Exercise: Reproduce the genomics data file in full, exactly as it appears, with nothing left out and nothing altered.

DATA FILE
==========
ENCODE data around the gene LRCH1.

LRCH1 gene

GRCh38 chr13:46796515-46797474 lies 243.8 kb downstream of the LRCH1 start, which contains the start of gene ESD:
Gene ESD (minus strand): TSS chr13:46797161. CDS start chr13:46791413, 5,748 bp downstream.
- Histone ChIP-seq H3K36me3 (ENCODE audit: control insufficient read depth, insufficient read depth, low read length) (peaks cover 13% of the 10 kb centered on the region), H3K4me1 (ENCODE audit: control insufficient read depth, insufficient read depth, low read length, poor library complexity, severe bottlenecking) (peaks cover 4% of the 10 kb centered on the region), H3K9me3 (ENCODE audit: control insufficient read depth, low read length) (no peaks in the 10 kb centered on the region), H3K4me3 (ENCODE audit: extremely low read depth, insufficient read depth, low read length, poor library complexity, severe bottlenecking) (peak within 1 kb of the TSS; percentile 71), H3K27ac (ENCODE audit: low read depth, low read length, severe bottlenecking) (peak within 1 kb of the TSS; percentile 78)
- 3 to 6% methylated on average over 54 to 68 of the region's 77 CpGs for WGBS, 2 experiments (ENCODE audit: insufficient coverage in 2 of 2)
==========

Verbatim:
ENCODE data around the gene LRCH1.

LRCH1 gene

GRCh38 chr13:46796515-46797474 lies 243.8 kb downstream of the LRCH1 start, which contains the start of gene ESD:
Gene ESD (minus strand): TSS chr13:46797161. CDS start chr13:46791413, 5,748 bp downstream.
- Histone ChIP-seq H3K36me3 (ENCODE audit: control insufficient read depth, insufficient read depth, low read length) (peaks cover 13% of the 10 kb centered on the region), H3K4me1 (ENCODE audit: control insufficient read depth, insufficient read depth, low read length, poor library complexity, severe bottlenecking) (peaks cover 4% of the 10 kb centered on the region), H3K9me3 (ENCODE audit: control insufficient read depth, low read length) (no peaks in the 10 kb centered on the region), H3K4me3 (ENCODE audit: extremely low read depth, insufficient read depth, low read length, poor library complexity, severe bottlenecking) (peak within 1 kb of the TSS; percentile 71), H3K27ac (ENCODE audit: low read depth, low read length, severe bottlenecking) (peak within 1 kb of the TSS; percentile 78)
- 3 to 6% methylated on average over 54 to 68 of the region's 77 CpGs for WGBS, 2 experiments (ENCODE audit: insufficient coverage in 2 of 2)